NVIDIA SLI: What Do You Need for the Multi-GPU Mode?
For the SLI mode to work some other conditions must be met besides the mainboard’s having two PCI Express slots designed as x16. First, either “16 lanes + 8 lanes” or “8 lanes + 8 lanes” configuration must be supported. Second, the mainboard’s chipset must be supported by the ForceWare driver. So far only two chipsets meet this requirement; they are Intel’s i7525 “Tumwater” and NVIDIA’s nForce4 SLI. It is NVIDIA’s chipset that’s the foundation for building SLI-compatible systems as the i7525 is intended for high-performance workstations with the Intel Xeon processor. We don’t think a dual-processor mainboard priced about $350-500 is likely to appeal to an ordinary user, so we will only discuss SLI technology with regard to mainboards on NVIDIA’s chipsets. Theoretically two graphics cards from NVIDIA can also be united into a SLI duo configured as “16 PCI Express lanes + 4 lanes”, but a certain performance hit may be observed due to the low bandwidth of the second slot.
This didn’t prevent some mainboard manufacturers from releasing such products on the nForce4 Ultra and even on the i915P chipset! For example, the PCI Express slot for a second graphics card on the Gigabyte GA-8I915P-SLI mainboard is made by joining lanes intended for independent PCI Express x1 slots, and the DFI LANPARTY UT Ultra-D uses the nForce4 Ultra chipset that doesn’t officially support SLI configurations. Thus, the range of chipsets that can support two graphics cards on NVIDIA’s chips doesn’t include only the nForce4 SLI and the i7525. In fact, the configuration “PCI Express x16 + PCI Express x2” is also possible, but the performance hit would be too obvious and this configuration would lack balance.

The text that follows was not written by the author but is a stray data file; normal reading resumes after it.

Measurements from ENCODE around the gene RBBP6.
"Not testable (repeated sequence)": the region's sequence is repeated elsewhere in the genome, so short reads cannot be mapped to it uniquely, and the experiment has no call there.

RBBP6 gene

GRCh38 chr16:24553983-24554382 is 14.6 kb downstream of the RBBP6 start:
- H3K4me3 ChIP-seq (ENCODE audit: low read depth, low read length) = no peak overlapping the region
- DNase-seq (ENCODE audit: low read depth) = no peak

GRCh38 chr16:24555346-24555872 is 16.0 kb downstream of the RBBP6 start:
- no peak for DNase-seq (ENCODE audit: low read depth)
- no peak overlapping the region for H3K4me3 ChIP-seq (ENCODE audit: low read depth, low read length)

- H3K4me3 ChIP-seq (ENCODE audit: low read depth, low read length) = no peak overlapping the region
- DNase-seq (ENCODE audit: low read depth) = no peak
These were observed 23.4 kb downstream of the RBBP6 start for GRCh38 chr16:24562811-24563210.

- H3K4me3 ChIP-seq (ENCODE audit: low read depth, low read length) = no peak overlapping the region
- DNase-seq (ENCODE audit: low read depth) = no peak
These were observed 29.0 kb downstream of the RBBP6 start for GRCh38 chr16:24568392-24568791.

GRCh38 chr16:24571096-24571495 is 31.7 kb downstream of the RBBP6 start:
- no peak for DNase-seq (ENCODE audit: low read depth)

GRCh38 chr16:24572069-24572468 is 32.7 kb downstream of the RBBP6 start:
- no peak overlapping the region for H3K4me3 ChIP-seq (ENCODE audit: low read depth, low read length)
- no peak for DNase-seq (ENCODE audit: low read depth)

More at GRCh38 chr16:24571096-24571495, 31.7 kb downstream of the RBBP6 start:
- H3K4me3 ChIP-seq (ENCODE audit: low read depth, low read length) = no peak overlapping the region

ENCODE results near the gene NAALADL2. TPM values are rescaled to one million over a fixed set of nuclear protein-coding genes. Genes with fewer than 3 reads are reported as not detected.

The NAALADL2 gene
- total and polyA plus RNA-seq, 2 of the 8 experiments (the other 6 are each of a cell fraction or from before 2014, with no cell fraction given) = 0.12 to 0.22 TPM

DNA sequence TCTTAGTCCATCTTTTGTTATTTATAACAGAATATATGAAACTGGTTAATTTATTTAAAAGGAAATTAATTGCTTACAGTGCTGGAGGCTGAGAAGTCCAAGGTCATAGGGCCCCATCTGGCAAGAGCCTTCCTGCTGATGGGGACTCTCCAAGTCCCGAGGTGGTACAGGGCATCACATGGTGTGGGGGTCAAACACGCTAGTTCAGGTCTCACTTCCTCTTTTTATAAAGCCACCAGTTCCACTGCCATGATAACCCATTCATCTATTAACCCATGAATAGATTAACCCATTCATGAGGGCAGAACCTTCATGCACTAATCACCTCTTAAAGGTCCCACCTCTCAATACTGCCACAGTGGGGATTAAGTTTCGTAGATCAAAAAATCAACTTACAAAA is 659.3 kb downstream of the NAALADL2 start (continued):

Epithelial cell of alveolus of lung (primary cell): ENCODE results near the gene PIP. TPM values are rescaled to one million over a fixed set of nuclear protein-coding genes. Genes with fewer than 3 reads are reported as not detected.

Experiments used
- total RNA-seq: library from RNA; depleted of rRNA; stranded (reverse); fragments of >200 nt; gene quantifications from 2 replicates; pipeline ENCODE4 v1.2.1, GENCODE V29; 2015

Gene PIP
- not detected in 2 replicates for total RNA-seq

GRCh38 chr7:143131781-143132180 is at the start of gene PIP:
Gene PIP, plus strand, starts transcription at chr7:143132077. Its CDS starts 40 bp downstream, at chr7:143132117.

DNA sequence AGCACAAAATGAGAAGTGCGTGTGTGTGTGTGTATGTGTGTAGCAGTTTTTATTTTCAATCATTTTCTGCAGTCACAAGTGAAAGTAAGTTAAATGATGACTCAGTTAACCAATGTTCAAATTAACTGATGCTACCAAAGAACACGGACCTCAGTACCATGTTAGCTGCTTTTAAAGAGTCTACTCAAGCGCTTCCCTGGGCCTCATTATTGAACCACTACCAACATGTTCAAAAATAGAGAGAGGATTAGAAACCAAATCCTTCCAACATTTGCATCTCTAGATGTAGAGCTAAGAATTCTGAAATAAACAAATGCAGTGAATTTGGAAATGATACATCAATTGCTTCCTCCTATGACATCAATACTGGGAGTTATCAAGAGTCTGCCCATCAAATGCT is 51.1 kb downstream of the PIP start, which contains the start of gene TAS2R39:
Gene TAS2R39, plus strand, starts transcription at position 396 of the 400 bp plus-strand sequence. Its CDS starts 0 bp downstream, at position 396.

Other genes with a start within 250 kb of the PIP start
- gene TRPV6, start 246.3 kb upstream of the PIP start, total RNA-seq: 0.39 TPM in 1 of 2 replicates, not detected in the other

NVIDIA didn’t like the release of mainboards like the above-described, and the new versions of the ForceWare driver now block the SLI mode if the mainboard’s configuration doesn’t meet certain requirements. NVIDIA’s position is quite understandable: such systems have a low performance and this may affect negatively the reputation and popularity of the new technology.
Besides an appropriate mainboard, two identical graphics cards are necessary for the SLI mode. They can be either two GeForce 6800 Ultra/GT or two GeForce 6600 GT cards; a GeForce 6600 GT wouldn’t work in the SLI mode with a GeForce 6800 Ultra (or GT). In order to avoid compatibility-related problems NVIDIA recommends that you purchase cards from the same manufacturer for your SLI system.
Don’t forget that two graphics cards will inevitably call for more juice, so you may want to upgrade your current power supply, replacing it with a high-wattage unit with stable output voltages. For example, we powered our test system up with the help of a Cooler Master Real Power RS-450-ACLY unit and enjoyed perfect stability even with two GeForce 6800 Ultra cards inside. The system case should also be roomy enough and should have good ventilation, especially if you’re building a SLI configuration out of two top-end graphics cards.
The next section of this review describes the assembly and launch of a SLI-compatible system by the example of an ASUS A8N-SLI Deluxe mainboard and two pairs of GeForce 6800 Ultra and ASUS Extreme N6600 GT Series (GeForce 6600 GT) graphics cards. We will also examine these products closer in the meantime.